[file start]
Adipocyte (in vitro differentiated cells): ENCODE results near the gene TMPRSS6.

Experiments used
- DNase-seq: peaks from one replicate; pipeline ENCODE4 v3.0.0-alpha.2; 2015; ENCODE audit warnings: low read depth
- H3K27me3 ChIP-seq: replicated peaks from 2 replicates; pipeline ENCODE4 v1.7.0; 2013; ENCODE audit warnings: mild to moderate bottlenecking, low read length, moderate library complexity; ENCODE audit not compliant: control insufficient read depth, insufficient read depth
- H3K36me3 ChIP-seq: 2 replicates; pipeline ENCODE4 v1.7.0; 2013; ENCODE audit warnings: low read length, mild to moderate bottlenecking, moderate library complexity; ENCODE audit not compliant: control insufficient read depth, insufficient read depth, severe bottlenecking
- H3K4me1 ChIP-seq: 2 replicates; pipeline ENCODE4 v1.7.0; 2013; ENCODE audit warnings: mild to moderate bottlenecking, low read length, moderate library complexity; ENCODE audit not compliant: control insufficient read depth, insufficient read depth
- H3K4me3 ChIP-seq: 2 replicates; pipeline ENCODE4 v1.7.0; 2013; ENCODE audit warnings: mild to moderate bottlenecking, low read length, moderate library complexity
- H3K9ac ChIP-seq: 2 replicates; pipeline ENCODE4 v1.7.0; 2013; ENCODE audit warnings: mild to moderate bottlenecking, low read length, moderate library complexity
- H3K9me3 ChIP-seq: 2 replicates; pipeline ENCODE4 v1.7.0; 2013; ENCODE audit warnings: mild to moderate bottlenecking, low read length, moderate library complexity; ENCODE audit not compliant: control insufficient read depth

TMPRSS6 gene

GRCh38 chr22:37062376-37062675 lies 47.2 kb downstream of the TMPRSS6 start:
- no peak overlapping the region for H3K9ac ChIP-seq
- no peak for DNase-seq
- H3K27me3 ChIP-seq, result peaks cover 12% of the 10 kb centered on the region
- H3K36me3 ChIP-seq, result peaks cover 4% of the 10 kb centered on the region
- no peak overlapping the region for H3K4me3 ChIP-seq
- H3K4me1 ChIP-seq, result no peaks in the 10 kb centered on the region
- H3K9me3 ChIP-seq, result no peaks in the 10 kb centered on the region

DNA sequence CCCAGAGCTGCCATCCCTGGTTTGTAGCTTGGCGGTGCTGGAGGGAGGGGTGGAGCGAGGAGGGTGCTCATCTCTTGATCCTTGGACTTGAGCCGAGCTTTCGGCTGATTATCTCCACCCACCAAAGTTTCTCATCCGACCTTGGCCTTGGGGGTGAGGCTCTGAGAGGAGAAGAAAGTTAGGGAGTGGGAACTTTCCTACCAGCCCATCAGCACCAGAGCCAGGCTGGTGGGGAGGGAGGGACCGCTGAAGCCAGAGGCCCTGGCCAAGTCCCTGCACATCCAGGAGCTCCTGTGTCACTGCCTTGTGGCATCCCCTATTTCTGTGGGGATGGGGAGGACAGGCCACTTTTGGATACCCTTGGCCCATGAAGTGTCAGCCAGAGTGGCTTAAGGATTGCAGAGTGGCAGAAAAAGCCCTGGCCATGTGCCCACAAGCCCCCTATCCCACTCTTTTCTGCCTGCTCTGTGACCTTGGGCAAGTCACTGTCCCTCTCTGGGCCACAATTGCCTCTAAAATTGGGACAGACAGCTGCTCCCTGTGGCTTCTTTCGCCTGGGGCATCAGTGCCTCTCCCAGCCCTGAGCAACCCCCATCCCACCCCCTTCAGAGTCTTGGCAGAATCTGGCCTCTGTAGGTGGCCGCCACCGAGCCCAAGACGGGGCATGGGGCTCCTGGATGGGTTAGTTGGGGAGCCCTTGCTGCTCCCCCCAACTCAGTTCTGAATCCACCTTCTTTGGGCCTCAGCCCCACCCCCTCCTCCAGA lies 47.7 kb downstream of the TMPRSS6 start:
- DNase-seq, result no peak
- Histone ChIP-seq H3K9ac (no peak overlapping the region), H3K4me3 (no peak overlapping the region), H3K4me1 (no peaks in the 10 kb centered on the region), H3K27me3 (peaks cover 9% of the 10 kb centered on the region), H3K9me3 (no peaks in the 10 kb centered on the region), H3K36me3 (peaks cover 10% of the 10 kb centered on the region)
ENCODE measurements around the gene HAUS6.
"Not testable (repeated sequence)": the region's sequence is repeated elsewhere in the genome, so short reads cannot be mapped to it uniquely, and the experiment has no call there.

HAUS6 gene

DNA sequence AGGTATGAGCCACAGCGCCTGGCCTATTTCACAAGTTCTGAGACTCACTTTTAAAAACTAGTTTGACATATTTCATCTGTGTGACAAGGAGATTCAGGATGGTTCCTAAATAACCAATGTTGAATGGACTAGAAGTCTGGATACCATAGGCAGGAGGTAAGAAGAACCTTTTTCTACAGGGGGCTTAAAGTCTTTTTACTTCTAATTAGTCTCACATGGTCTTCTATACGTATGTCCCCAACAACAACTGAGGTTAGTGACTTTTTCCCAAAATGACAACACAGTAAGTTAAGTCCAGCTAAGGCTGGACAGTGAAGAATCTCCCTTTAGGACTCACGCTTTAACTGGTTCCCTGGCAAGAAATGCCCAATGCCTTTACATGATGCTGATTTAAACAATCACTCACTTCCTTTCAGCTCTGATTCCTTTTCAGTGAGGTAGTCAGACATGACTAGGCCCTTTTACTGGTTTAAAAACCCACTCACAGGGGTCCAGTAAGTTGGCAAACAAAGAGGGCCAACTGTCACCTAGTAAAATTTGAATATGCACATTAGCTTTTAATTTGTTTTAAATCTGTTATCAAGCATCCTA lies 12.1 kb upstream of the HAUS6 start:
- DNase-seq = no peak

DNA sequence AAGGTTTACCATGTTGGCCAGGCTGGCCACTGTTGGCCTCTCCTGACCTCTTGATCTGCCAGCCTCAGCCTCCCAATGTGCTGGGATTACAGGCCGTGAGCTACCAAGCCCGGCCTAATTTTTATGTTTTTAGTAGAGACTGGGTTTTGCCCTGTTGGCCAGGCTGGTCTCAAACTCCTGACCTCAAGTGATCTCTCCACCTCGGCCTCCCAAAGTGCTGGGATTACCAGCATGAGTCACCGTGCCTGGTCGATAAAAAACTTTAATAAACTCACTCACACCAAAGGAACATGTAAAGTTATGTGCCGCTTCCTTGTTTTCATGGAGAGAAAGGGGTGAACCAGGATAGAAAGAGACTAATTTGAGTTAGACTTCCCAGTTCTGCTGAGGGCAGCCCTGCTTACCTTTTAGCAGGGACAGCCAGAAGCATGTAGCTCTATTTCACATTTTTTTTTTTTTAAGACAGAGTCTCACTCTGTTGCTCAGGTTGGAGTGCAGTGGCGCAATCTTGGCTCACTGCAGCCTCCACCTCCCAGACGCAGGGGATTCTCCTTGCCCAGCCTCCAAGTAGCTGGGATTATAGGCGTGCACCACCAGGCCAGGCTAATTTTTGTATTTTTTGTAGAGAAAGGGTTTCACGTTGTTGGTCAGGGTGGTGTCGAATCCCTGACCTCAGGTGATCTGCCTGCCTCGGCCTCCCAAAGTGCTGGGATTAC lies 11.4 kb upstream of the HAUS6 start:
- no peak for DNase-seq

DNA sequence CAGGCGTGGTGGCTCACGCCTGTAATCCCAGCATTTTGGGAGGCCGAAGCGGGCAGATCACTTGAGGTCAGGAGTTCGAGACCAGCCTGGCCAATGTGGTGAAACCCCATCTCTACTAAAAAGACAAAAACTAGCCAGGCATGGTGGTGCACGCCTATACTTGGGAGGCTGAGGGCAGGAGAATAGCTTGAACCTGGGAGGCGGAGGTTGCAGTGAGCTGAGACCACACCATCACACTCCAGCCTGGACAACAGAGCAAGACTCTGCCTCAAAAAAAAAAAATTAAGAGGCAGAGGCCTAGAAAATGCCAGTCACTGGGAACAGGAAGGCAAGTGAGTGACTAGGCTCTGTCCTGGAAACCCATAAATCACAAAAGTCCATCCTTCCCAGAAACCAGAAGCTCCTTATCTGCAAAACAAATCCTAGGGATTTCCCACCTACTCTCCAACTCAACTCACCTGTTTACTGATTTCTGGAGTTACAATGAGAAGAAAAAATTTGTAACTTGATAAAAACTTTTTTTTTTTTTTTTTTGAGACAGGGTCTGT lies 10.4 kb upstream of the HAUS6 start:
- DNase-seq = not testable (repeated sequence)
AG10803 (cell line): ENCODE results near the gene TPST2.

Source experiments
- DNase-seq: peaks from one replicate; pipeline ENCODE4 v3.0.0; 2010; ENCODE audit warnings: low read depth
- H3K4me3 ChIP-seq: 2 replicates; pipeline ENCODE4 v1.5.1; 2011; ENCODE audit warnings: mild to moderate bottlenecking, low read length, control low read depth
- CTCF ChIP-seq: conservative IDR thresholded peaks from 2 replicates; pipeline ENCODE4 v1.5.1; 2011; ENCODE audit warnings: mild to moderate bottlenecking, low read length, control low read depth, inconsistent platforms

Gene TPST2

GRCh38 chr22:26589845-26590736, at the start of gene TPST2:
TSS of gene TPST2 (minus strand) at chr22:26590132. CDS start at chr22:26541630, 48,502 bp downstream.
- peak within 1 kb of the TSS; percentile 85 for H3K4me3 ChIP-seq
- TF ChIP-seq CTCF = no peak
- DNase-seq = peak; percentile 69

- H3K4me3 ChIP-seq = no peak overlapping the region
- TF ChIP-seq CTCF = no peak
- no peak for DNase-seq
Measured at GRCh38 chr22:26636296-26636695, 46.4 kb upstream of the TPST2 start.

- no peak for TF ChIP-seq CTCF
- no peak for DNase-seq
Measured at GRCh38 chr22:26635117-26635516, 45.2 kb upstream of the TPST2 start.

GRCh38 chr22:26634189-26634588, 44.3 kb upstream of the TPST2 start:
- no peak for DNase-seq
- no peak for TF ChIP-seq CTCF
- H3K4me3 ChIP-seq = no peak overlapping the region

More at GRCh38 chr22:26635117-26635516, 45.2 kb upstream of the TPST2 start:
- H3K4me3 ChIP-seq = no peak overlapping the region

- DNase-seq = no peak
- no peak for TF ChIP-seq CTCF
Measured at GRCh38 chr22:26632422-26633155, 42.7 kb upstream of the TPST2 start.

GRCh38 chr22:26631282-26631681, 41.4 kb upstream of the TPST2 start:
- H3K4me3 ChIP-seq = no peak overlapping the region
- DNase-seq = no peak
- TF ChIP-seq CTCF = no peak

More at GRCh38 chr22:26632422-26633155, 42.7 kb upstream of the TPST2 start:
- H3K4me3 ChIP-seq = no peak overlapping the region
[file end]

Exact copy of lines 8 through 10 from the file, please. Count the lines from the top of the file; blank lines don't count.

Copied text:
- H3K9ac ChIP-seq: 2 replicates; pipeline ENCODE4 v1.7.0; 2013; ENCODE audit warnings: mild to moderate bottlenecking, low read length, moderate library complexity
- H3K9me3 ChIP-seq: 2 replicates; pipeline ENCODE4 v1.7.0; 2013; ENCODE audit warnings: mild to moderate bottlenecking, low read length, moderate library complexity; ENCODE audit not compliant: control insufficient read depth

TMPRSS6 gene